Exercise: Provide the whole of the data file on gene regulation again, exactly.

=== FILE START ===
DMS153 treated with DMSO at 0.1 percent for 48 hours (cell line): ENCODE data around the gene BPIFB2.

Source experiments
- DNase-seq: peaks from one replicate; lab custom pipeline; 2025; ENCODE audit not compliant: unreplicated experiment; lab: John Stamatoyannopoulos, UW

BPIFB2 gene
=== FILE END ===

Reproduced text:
DMS153 treated with DMSO at 0.1 percent for 48 hours (cell line): ENCODE data around the gene BPIFB2.

Source experiments
- DNase-seq: peaks from one replicate; lab custom pipeline; 2025; ENCODE audit not compliant: unreplicated experiment; lab: John Stamatoyannopoulos, UW

BPIFB2 gene